Folks use various email clients to tackle email overload and the choices in that front are aplenty. I’m not new to Postbox. I have tried it since version one and revisit the app every time there is a new version. So, when there was an opportunity to take a look at the impending version 3.0, I jumped in to get a glimpse of all those new exciting features. And boy, there are so many. Come, join me to take a sneak peek!

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These days, it sometimes feels like I sign up for a new social network every single week. So many people I know work on a daily basis with Twitter, Facebook, Google+, Tumblr, Flickr, LinkedIn, Foursquare, YouTube…the list goes on. Often, managing those networks is as big of a task as the actual work you have to get done. As a result, we’ve seen growth in an obvious market for apps and services that consolidate those networks and let you manage what gets shared and where.

Life Stream is a (very) young contender in this space, developed by Bloop. It attempts to integrate all of your social networks into one stream of social media information. How well does it execute this premise? Hit that “more” link to find out.

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Twitter. 5 years ago that was a word that described the sound a songbird makes. And while that’s still the first definition in almost every dictionary you check, in the public mind it means something else entirely. It’s a social network, one composed of short little messages intended for public consumption. Like any good ecosystem, Twitter has changed the definitions of more words than just its name. Now we have “tweet,” “retweet,” “follow,” and of course “hashtags”. More than vocabulary, the sphere of influence Twitter has created has its clients buying into the ornithological metaphor as well. You’d be hard pressed to find a Twitter client that doesn’t have a bird or something bird-related in its icon.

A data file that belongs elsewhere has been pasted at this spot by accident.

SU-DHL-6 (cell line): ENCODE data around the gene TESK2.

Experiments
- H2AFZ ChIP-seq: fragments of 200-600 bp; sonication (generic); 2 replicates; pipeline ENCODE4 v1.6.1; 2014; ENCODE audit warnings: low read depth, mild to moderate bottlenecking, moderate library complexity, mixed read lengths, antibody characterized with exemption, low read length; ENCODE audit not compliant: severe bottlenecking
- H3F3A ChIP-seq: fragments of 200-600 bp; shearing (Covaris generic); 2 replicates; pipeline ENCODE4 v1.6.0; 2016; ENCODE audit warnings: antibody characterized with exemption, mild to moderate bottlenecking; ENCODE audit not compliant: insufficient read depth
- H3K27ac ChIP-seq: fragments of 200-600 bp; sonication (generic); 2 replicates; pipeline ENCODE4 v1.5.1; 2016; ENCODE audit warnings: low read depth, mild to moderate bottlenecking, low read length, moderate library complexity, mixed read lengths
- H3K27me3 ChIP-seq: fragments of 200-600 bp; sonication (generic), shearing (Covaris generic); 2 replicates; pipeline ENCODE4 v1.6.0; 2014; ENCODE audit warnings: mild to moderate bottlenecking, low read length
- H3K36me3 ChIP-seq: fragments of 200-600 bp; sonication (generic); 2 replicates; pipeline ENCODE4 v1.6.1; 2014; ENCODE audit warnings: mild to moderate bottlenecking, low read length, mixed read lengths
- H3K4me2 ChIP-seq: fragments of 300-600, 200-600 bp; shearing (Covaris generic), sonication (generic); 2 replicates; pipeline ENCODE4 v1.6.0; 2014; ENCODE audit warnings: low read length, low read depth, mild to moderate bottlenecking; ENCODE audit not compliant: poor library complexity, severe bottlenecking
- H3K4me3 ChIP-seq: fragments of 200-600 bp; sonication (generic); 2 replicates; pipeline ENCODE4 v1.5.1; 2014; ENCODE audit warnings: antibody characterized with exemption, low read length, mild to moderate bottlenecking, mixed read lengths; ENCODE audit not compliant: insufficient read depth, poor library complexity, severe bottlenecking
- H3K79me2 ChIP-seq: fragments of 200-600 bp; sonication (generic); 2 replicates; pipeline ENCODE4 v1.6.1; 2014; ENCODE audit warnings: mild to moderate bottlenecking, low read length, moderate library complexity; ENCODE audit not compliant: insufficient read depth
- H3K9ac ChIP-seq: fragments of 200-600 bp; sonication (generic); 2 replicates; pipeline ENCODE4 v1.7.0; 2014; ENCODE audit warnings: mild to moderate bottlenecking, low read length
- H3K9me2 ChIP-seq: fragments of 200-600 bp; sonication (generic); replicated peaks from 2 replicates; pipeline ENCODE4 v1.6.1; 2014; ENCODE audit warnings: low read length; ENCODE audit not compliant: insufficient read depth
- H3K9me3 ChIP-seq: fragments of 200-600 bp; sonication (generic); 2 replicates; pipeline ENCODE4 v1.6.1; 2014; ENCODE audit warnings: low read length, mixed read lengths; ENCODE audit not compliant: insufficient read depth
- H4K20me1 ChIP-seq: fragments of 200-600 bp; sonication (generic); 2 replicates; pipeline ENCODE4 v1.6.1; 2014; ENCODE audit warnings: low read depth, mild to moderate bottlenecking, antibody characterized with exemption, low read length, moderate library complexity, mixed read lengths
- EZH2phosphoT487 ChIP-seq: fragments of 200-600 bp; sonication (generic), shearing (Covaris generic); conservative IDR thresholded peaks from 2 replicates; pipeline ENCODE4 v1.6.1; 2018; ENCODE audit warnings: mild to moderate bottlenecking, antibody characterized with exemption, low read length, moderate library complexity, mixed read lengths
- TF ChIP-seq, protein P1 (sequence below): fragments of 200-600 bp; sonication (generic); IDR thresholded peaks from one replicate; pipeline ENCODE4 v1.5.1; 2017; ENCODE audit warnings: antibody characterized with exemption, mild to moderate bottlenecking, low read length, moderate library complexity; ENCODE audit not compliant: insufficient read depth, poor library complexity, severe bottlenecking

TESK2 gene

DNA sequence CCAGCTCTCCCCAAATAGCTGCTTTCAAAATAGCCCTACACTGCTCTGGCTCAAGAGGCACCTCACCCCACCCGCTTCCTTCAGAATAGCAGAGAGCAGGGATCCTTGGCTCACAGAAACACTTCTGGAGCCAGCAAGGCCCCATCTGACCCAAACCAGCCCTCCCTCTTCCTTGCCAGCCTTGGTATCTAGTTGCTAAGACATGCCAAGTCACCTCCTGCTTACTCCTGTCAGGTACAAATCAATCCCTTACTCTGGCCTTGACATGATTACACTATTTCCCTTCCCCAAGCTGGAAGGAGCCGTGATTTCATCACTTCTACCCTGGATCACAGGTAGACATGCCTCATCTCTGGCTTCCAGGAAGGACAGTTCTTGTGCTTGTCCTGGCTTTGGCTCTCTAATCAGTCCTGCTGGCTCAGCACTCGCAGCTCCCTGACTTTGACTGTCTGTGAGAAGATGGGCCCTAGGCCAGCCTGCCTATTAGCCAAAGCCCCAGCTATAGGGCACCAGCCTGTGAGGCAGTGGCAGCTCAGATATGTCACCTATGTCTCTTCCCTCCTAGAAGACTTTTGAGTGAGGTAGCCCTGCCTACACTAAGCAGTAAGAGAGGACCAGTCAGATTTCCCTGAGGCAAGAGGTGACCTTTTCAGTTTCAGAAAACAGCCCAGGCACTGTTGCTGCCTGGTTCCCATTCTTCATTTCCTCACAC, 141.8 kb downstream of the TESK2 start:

It’s true of the Twitter client we’re going to talk about today. It’s called Wren, and has an adorable yellow bird as its icon. However, the similarities with its Twitter client brethren ends there. Wren is something different. By some people’s definition, it shouldn’t even be called a Twitter client. It has no timeline, no “river of information” to wade through. And yet I contest it is a Twitter client, one that every Twitter user should take a long, hard look at and see if it’s the missing piece in their Twitter workflow. Let me show you what I mean.

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One of my favorite things about Mac OS X is the menu bar. More specifically, the fantastic apps that are developed to work with it. You can find a menu bar app for pretty much anything – from the weather to your Twitter feed! They make it super fast and easy to keep up with information without opening a full-blown app and leaving what you are doing.

Today we are reviewing FaceTab and MailTab, two apps from developer FIPLAB that pretty much let you run Facebook and Gmail from your menu bar without losing any of the features that you get on their web interfaces. Want to hear more about them?

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I’ve been a Gmail user for better than five years now. Throughout that time period I’ve been in search of an email application for my desktop, and have continually been disappointed. As my frustration grew, and the Gmail interface improved, I all but conceeded that I would just use the web interface forever.

Then, the Sparrow beta was released. I was intrigued. It looked like something very different and it was geared towards Gmail users. The buzz around the Web sucked me in, so I decided to give it a try and really enjoyed the experience. There were a few bugs, but overall it was a refreshing way to manage email.

Their first official release – Sparrow 1.0 – popped up on the App Store recently, and I decided to give it a go. I was excited to see the final product of something I thought had a ton of promise, but could it become my new email application?